Classic Signs of Heart Attack Triggered by COVID-19

Human Heart Anatomy
Print icon

One of COVID-19’s mysteries is how it can cause heart attack-like symptoms in patients, leading researchers to believe the stress of the virus harms the muscle in atypical ways.

In a study recently published in the New England Journal of Medicine, a team of New York University researchers detailed how the virus triggered classic signs of a heart attack on the electrocardiograms of 18 New York City patients with severe COVID-19. None of the patients, however, had the blocked artery that typically triggers a heart attack.

Ten percent of the patients – who averaged 63 years old – showed the elevated electrocardiogram reading indicative of heart attack at hospital admission, and the other eight while hospitalized. Additional testing showed that more than half had a heart attack not caused by artery blockage. Thirteen of them died.

The research team surmised that the underlying cause for some of the deaths was the physical and emotional stress caused by COVID-19. They added that the virus might injure the heart by rupturing plaque in blood vessels, lowering the body’s oxygen level, causing coronary spasms or floating tiny, undetected clots.

The situation is challenging to treat, since the usual approach would be to administer clot-busting drugs but the patients have no major blockages.

The study underscored a separate research article in the Journal of the American Medical Society Cardiology report, which was based on statistics from China, where the COVID-19 pandemic originated.

“We’re not sure yet if it is a direct attack of the virus to the heart or if this is just a reflection of the systemic inflammation and multisystem failure,” says Dr. Heather Swales, director of the Women’s Heart Wellness Center at The Hospital of Central Connecticut in New Britain. “But, it can happen to anyone.”

About 10 percent of people with preexisting cardiovascular disease who contract COVID-19 will die. Those with high blood pressure are also at increased risk. A percentage of the New York patients studied had high blood pressure while others had such chronic conditions as diabetes and high cholesterol.

Dr. Swales said it’s still unclear if these patients are dying because of heart disease or age.

“There’s a clear issue with lack of immunity,” she said. “As we get older, all of our immune systems decrease in function.”

Not feeling well? Call your healthcare provider for guidance and try to avoid going directly to an emergency department or urgent care center, as this could increase the chances of the disease spreading.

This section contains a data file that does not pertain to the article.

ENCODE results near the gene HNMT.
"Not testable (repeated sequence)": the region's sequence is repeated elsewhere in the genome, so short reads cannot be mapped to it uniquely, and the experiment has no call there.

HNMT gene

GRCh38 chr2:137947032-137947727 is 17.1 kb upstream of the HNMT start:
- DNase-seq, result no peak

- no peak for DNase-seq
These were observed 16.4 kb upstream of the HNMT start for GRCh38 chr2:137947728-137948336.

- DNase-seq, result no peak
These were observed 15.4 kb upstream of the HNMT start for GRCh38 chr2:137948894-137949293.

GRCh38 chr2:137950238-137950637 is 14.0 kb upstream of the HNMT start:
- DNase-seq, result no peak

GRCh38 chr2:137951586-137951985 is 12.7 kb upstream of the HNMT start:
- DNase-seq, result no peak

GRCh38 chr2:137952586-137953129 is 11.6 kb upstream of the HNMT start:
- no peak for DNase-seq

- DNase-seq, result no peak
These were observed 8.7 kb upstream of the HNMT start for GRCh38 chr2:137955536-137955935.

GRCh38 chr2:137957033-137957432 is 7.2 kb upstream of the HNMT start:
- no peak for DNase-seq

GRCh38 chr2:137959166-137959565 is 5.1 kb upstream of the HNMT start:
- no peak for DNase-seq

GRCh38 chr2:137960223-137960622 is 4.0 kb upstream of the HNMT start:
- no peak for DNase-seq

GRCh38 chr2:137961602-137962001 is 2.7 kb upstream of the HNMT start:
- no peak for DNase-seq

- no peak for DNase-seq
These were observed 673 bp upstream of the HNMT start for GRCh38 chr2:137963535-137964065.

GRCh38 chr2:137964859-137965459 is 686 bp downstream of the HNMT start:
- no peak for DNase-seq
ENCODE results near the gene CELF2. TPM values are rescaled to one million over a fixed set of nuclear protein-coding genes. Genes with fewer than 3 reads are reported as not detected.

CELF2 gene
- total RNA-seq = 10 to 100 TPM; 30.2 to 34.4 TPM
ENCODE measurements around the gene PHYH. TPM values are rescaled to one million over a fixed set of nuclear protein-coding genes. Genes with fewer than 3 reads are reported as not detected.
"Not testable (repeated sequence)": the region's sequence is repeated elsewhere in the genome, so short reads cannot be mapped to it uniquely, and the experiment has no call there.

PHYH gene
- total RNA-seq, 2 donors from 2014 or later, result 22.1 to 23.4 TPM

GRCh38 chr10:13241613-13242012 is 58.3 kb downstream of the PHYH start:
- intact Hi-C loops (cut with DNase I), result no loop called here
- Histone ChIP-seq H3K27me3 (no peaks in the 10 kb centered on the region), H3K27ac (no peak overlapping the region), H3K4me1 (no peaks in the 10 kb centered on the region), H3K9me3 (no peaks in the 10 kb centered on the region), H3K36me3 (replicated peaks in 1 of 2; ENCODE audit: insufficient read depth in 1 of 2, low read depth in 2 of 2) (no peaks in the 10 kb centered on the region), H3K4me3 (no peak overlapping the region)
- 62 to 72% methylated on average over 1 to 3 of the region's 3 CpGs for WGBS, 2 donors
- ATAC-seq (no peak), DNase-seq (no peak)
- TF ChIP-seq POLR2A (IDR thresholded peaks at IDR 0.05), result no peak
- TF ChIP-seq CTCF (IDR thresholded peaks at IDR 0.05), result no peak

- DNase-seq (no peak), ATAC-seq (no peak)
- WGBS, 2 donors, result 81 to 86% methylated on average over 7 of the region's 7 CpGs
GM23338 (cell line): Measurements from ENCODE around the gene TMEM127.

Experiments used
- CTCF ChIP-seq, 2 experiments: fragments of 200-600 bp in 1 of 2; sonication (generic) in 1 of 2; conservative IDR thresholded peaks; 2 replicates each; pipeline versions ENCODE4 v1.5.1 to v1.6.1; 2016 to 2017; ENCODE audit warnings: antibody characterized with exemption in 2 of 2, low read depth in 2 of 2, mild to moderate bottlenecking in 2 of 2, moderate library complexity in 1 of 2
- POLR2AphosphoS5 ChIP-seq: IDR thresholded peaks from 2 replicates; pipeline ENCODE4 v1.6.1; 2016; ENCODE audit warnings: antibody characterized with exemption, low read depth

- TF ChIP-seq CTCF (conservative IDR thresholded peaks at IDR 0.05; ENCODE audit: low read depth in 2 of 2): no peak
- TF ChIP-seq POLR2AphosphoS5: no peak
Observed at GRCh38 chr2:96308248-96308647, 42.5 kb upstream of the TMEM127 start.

Need to see your doctor? New Patient? For more information about Hartford HealthCare virtual health visits, click here.

Click here to schedule a virtual visit with a Hartford HealthCare-GoHealth Urgent care doctor.

Stay with Hartford HealthCare for everything you need to know about the coronavirus threat. Click here for information updated daily.

Questions? Call our 24-hour hotline (860.972.8100 or, toll-free, 833.621.0600). 

Get text alerts by texting 31996 with COVID19 in the message field.


What's New

Bliss Beam-Signing

Beam-Signing Marks Progress of Hartford Hospital Expansion

HARTFORD—With COVID-19 cases rising in other parts of the country and an increasing need for critical care beds in hotspots like Florida and Arizona, Hartford HealthCare marked a milestone July 10 that will help the health system be even more prepared for future outbreaks in Connecticut. Hartford HealthCare and Hartford...

Fecal transplant

COVID-19 Weight-Gain Assessment: BMI vs. Body Fat vs. Waistline

For three months, Connecticut gyms were closed and people spent more time inside their homes, with “quarantine baking” a popular pandemic pastime. Sales of candy, carbohydrate-rich foods and alcohol soared since stay-at-home orders were issued at the onset of the COVID-19 outbreak. While many people joke about putting on the...

Mobile Testing

Hartford HealthCare Hits 100,000 Tests, Highlighting Critical COVID-19 Tool

As the COVID-19 pandemic rages elsewhere in the country, Hartford HealthCare reached a milestone by hitting the 100,000-test mark, a feat officials say has helped keep Connecticut’s infection rate at less than 1 percent. “Testing is absolutely vital to containment,” said Hartford HealthCare President and CEO Jeff Flaks. “We will...

Dr. Linette Rosario

Millennial Doctor: Why Millennials Need a Primary Care Physician

What happens when millennials get their own health insurance plan? Unfortunately, not enough. They’re much less likely than Generation X (born between 1965 and 1979) to have a primary care physician. Dr. Linette Rosario is a primary care physician with the Hartford HealthCare Medical Group in Bridgeport. She’s also a...

Frustrated woman worried about problem sitting on sofa with laptop

Fatigued From Bad News? 5 Ways to Tune Out

As responsible citizens, we like to watch the news, but the stress of pandemics, racism, protests that can spark looting or tear-gassing, and an ugly election season makes it a stressful experience. We turn the news on each evening or read it in papers, magazines or websites. Meanwhile, the feelings...

Connecticut College

Conn College Adding Health Services, Sports Medicine From Hartford HealthCare

There’s a Hartford HealthCare-GoHealth Urgent Care location a few minutes off the Connecticut College campus in New London, but a new partnership brings high-quality, comprehensive healthcare even closer for students and faculty. Hartford HealthCare (HHC) and Connecticut College announced a partnership July 8 designed to enhance student health services and...